Anyone that survived and went on to rule China at that time would have been judged as brutal by today’s Politically Correct Western values. In fact, Chiang Kai-shek was a brutal dictator who ruled Taiwan — after he fled mainland China in 1949 — under military marshal law until his death in 1976. But Chiang didn’t have as many people to rule over so the death count he caused was smaller but no less significant.

The History of Humanitarianism shows us that this concept was born and nurtured in the West and developed slowly over centuries with the result that the individual was made more important than the whole.

However, in China, the whole is still more important than one person as it was during Mao’s time. If you were to click on the link to the History of Humanitarianism and read it, you would discover that China was not part of this movement while Mao lived. (Discover more about China’s Collective Culture)

PTSD as a war wound and a trauma was not recognized or treated until well after America’s Vietnam War.  Prior to its discovery, it was known as shell shock. The diagnosis of PTSD first appeared in the 1980s, and Mao died in 1976.

In fact, if Mao were alive today he would not be alone. In the United States, it is estimated that 7.8% of all Americans suffer from PTSD, and among that segment of the population, more than 300,000 Iraq and Afghanistan military veterans have PTSD in addition to 1.7 million Vietnam veterans.

Return to or start with Part 1

Lloyd Lofthouse, a former U.S. Marine and Vietnam combat vet, is the award-winning author of My Splendid Concubine [3rd edition]. When you love a Chinese woman, you marry her family and culture too. This is the unique love story Sir Robert Hart did not want the world to discover.

#1 - Joanna Daneman review posted June 19 2014

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Did Mao Zedong have Complex PTSD (C-PTSD)? – Part 1 of 2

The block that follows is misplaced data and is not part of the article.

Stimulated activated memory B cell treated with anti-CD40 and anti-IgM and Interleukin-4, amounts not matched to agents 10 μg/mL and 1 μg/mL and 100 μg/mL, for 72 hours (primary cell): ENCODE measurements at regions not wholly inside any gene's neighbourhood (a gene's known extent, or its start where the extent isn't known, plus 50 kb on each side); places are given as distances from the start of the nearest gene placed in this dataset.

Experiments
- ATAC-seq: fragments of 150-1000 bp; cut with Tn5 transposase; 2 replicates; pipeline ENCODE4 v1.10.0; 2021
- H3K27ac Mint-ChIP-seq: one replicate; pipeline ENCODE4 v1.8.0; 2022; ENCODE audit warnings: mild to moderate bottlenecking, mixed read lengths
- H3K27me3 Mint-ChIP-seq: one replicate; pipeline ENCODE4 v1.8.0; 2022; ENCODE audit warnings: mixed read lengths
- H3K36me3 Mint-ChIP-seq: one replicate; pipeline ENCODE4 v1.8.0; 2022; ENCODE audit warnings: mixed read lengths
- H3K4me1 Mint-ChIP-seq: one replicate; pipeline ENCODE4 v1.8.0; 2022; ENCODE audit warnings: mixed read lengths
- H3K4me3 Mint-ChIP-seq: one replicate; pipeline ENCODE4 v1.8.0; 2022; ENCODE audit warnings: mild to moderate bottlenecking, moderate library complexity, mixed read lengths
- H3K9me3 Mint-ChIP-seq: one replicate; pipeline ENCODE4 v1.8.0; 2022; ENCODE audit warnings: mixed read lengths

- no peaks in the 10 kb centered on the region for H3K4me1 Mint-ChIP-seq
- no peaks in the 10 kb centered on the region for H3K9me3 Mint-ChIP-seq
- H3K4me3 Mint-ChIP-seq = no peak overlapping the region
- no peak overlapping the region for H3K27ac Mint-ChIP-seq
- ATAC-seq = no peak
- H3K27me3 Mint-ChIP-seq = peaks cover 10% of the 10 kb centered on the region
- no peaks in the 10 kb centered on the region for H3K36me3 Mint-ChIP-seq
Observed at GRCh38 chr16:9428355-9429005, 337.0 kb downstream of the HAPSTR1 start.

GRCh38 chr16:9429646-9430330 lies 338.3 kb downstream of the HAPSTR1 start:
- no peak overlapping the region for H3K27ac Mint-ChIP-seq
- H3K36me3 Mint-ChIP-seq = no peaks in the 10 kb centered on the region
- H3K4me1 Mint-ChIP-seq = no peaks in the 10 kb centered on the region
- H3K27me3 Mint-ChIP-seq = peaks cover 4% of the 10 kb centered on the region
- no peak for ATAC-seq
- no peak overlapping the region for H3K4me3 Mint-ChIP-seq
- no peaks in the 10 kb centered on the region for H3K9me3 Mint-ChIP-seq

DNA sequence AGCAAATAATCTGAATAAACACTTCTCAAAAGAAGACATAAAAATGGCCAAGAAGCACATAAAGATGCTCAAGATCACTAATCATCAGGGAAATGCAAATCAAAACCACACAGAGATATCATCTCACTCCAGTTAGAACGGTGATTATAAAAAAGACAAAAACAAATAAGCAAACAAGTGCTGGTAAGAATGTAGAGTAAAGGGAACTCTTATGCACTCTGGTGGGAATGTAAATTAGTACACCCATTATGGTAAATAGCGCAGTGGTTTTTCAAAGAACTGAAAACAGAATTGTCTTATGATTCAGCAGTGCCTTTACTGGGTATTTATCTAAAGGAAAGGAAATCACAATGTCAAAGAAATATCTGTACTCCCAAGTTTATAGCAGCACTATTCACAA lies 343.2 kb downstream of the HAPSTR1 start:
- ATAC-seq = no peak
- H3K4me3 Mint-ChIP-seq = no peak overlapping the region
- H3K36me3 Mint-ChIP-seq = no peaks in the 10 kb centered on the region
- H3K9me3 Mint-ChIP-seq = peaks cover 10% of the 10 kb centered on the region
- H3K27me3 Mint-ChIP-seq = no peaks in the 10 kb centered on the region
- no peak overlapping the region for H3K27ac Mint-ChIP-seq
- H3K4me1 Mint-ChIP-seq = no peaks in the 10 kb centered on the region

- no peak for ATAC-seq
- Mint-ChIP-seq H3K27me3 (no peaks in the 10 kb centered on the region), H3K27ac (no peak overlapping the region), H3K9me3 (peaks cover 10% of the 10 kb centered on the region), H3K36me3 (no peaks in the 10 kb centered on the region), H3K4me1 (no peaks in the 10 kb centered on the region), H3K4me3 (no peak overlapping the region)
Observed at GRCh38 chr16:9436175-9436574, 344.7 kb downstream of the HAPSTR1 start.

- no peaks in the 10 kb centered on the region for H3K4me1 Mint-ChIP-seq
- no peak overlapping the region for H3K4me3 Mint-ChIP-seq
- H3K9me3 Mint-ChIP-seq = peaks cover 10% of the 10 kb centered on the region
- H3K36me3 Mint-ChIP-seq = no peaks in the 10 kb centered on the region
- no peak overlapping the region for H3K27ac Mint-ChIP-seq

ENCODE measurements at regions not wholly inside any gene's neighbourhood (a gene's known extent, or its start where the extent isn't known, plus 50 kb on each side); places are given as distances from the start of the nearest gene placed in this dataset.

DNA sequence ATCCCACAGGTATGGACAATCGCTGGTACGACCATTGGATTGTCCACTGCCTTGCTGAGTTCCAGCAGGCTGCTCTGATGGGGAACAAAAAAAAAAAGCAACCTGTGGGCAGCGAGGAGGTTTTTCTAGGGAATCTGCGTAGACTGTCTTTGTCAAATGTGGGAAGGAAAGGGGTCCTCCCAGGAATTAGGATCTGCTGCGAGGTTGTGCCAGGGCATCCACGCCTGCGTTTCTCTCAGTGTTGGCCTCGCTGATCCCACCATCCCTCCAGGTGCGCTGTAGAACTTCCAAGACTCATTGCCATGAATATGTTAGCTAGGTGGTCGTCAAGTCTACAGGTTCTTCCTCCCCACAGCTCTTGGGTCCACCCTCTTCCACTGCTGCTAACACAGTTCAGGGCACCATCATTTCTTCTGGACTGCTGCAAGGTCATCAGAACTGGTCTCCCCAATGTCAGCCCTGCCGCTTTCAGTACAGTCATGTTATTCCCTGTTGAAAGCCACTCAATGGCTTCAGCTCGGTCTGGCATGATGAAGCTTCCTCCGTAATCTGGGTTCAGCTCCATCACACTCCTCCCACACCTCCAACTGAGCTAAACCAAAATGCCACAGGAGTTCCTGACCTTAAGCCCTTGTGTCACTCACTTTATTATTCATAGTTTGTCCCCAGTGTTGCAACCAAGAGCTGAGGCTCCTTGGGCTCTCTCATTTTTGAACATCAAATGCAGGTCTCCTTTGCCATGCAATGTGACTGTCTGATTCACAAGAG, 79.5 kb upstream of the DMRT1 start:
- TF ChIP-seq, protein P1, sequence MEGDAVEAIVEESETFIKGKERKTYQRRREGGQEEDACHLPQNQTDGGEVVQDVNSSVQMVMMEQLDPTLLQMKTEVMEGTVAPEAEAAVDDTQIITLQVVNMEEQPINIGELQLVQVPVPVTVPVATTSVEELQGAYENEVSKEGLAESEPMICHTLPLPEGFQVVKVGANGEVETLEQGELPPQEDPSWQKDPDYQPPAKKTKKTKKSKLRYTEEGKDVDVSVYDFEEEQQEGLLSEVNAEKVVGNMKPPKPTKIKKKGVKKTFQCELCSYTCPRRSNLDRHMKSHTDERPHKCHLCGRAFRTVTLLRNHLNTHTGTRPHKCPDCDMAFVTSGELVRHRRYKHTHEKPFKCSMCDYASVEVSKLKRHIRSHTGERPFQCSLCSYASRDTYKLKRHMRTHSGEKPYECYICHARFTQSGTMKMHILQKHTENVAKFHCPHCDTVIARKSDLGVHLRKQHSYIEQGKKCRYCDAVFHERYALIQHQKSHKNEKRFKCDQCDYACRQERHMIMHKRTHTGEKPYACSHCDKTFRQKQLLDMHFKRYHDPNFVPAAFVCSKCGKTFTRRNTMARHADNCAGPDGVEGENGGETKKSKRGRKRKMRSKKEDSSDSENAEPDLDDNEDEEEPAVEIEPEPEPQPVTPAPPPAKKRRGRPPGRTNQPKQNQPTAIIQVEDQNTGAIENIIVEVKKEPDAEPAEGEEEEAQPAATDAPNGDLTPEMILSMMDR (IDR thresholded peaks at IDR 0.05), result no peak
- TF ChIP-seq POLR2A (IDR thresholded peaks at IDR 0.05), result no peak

July 12, 2016

Was Mao the monster that the Western media often makes him out to be, or was he just a product of his environment and life?

Mao has been judged by a Western value system that did not exist in China or the United States during his lifetime. In addition, it is now known that who we grow up to become as adults is partially due to genetics but mostly from environmental and lifestyle influences.

Mao grew up in a world nothing like most in the West have ever experienced.  He was born into China’s collective culture where the individual was not more important than the whole.

There is a strong possibility that Mao also suffered from Post Traumatic Stress Disorder (PTSD), and this may have influenced his behavior and decisions during the years he ruled China [1949 – 1976].

Helping Psychology reports, “PTSD victims tend to be in a continuous state of heightened alertness. The trauma that precipitates the disorder essentially conditions them to be ever-ready for a life threatening situation to arise at any moment … But the continuous releases of brain chemicals that accompany this reaction time – and their inability to control when this heightened reactivity will occur – take psychological and biological tolls on PTSD victims over time.”